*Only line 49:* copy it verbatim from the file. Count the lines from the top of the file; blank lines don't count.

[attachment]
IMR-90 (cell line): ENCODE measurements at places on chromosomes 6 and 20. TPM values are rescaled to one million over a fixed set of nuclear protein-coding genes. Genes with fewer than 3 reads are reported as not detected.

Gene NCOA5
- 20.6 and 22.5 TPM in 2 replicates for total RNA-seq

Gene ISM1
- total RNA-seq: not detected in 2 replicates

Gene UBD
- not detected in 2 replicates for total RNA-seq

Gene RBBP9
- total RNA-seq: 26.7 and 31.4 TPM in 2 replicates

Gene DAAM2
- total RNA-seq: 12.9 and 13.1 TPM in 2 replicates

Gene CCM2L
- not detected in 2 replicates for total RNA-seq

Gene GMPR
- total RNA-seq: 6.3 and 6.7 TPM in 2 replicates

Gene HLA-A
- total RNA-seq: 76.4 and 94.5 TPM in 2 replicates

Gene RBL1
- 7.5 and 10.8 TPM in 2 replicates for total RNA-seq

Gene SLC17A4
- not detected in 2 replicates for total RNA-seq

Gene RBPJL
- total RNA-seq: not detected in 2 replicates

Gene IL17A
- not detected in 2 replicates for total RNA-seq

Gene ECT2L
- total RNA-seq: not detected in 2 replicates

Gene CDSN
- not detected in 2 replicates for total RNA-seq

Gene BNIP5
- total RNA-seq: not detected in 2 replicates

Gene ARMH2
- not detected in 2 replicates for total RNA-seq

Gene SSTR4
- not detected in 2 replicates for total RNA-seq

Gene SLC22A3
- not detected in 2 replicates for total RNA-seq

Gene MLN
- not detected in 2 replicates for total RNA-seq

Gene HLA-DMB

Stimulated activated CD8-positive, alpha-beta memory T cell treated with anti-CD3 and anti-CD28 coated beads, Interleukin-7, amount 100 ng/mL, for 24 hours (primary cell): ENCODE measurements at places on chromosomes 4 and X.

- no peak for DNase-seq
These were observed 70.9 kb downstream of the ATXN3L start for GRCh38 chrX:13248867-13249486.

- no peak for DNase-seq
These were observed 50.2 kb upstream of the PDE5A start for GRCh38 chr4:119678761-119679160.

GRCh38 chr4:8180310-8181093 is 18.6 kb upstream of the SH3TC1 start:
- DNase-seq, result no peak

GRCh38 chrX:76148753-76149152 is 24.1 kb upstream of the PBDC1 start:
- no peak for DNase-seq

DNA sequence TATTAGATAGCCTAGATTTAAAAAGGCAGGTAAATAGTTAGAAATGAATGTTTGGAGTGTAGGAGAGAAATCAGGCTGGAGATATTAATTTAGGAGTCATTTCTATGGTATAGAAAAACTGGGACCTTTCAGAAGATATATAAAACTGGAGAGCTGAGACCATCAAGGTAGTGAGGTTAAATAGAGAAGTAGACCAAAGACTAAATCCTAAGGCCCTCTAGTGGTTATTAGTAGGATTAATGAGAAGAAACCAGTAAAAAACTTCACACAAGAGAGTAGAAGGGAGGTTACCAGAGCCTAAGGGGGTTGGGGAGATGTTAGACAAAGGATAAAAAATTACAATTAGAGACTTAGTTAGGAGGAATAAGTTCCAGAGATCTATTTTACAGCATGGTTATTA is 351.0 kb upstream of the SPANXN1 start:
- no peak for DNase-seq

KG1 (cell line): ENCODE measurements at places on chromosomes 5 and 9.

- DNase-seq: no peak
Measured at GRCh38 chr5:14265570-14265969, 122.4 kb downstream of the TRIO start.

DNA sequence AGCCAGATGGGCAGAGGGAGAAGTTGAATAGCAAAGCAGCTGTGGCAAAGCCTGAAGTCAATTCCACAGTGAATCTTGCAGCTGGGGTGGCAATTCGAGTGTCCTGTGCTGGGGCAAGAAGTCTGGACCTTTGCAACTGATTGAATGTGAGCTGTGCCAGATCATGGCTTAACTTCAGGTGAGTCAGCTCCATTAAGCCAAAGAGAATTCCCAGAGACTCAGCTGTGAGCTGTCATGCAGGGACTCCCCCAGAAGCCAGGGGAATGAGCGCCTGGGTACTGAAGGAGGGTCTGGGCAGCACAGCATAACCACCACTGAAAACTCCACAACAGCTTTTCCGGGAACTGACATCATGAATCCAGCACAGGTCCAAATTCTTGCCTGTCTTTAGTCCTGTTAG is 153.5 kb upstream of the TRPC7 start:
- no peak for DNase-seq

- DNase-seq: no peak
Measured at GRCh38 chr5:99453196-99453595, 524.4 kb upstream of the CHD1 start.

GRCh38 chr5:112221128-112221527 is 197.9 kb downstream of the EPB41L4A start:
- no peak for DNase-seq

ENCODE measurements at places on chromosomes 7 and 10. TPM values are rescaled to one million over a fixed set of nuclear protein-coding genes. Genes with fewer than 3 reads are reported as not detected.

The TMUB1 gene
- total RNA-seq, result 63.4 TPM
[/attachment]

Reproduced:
- no peak for DNase-seq